The Museum states that the grisaille was still in Huize Bosbeek when this house was sold to the Congregation of the Sisters of Providence by Fritz Gutmann’s heirs in 1950, and that – like Jacob de Wit’s ceiling painting – it was considered part of the property at the time. Its position is that the painting was legally acquired by the State from the Congregation of the Sisters of Providence, and that it was subsequently acquired legally and in good faith by the Museum from the State in 1964. The Museum has informed the Committee that it will hold the State liable for loss of the grisaille, if a decision is made to return the artwork.
The Museum states that it is unknown whether the provenance of the currently claimed work was researched before it was acquired.
About the importance of the work of art to the grisaille’s owner/keeper, the Museum declares that the work of art is part of the permanent exhibition. The work currently hangs in a period gallery of the Ontvangershuis, one of the Museum’s buildings, where it is incorporated in a wall above a door.
6. The task of the Committee
Under Article 2, paragraph 2 of the Decree, the Committee has the task of providing a binding opinion to parties concerning disputes over the restitution of items of cultural value between the original owner who relinquished possession involuntarily as a consequence of circumstances directly related to the Nazi regime or their heirs and the current owner, other than the State of the Netherlands. In accordance with Article 2, paragraph 5 of the Decree, the Committee will make a recommendation in accordance with the requirements of reasonableness and fairness. This opinion is binding within the meaning of Section 7:900 of the Dutch Civil Code.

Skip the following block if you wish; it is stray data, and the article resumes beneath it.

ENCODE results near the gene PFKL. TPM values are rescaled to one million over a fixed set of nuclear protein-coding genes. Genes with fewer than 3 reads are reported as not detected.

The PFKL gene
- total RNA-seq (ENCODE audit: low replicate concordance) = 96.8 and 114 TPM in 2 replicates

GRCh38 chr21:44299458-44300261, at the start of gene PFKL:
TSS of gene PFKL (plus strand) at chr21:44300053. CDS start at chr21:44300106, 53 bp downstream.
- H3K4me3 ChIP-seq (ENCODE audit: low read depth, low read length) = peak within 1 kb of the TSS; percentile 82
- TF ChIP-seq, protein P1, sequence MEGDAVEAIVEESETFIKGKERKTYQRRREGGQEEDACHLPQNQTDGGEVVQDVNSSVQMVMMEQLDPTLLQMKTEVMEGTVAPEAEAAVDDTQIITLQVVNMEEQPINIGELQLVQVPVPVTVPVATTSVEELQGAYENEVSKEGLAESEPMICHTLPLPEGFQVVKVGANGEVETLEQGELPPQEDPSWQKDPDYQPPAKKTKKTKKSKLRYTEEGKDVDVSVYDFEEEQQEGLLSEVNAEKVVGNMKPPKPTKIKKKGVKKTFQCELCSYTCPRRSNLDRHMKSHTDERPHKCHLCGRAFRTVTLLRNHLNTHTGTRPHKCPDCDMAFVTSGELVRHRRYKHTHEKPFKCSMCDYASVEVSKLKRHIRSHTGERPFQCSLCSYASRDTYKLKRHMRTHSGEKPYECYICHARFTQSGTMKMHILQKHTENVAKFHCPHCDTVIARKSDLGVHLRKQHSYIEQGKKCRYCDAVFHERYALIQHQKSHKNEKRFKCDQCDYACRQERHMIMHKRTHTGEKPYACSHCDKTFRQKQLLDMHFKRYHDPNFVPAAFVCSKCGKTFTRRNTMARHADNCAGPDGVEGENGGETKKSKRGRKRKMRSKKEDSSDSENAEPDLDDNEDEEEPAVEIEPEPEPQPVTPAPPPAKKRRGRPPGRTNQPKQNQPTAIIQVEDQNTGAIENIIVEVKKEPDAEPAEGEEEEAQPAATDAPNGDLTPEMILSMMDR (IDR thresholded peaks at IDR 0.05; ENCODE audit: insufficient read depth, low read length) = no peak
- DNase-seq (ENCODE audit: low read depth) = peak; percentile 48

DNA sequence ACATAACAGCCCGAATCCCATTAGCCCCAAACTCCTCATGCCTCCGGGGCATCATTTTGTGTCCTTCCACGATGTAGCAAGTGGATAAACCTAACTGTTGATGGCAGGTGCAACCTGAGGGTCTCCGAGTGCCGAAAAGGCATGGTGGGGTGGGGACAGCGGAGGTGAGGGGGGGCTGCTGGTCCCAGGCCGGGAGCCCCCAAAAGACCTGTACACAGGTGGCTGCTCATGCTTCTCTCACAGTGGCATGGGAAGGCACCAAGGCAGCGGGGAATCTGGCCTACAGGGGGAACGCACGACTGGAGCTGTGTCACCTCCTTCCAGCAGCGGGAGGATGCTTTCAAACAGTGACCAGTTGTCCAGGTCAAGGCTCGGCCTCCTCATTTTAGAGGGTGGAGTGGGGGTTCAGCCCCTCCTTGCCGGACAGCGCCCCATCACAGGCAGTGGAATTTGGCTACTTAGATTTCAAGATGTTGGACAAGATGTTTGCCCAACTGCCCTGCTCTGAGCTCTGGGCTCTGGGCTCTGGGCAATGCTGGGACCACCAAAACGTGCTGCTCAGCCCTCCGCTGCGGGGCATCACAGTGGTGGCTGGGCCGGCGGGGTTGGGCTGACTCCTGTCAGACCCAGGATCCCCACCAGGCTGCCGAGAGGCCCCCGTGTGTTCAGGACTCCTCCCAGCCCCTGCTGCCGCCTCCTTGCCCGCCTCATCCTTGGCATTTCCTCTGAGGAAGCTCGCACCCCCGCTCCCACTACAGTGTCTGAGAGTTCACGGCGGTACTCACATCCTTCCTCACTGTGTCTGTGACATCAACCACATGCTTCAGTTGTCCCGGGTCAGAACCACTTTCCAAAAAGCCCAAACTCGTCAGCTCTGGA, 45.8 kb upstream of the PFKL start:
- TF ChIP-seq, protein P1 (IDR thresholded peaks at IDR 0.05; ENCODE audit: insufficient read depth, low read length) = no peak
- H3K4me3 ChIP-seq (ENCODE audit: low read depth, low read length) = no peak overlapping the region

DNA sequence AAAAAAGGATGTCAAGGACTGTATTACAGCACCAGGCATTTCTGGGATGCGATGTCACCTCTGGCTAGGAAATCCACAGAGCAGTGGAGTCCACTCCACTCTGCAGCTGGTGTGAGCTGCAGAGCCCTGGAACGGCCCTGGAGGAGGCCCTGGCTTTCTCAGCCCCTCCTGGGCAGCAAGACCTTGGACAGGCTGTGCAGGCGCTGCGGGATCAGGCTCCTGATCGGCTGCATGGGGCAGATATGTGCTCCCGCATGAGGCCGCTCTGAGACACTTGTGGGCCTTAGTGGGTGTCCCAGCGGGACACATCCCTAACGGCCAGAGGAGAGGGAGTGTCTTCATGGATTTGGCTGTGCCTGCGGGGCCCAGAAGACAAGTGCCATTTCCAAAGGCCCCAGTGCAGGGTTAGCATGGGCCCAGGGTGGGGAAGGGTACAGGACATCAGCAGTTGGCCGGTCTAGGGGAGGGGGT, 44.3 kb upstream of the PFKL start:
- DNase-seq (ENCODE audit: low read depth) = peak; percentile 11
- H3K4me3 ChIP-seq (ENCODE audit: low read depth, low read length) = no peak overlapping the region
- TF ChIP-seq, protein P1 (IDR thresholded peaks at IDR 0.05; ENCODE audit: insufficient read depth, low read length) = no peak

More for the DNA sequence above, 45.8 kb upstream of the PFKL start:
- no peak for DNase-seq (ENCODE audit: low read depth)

7. Assessment of the dispute
7.1. In accordance with Article 3 of the Regulations on the binding opinion procedure, the Committee firstly states that to form its binding opinion, she can take into consideration deliberations that concern the circumstances in which the possession of the work was lost, the extent to which the party requesting restitution has made an effort to retrieve the work, as well as the period and circumstances in which the current owner acquired the work and the investigation carried out by the current owner before the work was acquired. In addition, the respective importance of the work for both parties and for the public art collection can be taken into consideration. Internationally and nationally accepted principles such as the Washington Principles and the government’s line of policy concerning the restitution of stolen works of art can be considered in so far as the Committee believes that they apply by analogy to the case in question.